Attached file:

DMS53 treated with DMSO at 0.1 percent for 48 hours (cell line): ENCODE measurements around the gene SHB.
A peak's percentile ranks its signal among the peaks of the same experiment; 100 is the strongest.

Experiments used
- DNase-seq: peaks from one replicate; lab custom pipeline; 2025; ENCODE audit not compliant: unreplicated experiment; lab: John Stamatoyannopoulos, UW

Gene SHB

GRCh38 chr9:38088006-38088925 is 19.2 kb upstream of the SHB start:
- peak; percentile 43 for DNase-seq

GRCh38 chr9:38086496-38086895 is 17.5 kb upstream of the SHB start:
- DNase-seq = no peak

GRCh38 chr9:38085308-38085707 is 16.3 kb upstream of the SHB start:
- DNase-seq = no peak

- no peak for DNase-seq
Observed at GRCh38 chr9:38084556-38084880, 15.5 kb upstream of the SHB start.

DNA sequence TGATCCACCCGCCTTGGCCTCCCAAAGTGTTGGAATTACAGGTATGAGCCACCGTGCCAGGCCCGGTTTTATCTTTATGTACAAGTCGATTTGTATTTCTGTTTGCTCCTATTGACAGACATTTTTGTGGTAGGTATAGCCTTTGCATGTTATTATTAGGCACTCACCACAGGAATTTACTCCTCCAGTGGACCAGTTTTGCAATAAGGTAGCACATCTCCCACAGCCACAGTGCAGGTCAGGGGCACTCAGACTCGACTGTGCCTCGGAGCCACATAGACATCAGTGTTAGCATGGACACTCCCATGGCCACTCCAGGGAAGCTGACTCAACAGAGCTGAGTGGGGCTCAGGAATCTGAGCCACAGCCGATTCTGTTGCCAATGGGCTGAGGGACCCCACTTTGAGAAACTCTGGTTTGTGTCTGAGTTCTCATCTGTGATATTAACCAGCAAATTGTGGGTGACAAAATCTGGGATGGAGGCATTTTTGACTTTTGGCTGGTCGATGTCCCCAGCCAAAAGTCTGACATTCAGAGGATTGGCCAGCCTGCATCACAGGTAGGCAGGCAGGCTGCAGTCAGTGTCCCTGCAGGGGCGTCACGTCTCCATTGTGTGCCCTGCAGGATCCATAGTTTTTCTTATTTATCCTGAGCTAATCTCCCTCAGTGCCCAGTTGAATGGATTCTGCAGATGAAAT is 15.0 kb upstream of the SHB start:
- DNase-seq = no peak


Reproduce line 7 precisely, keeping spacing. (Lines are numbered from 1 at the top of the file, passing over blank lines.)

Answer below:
- peak; percentile 43 for DNase-seq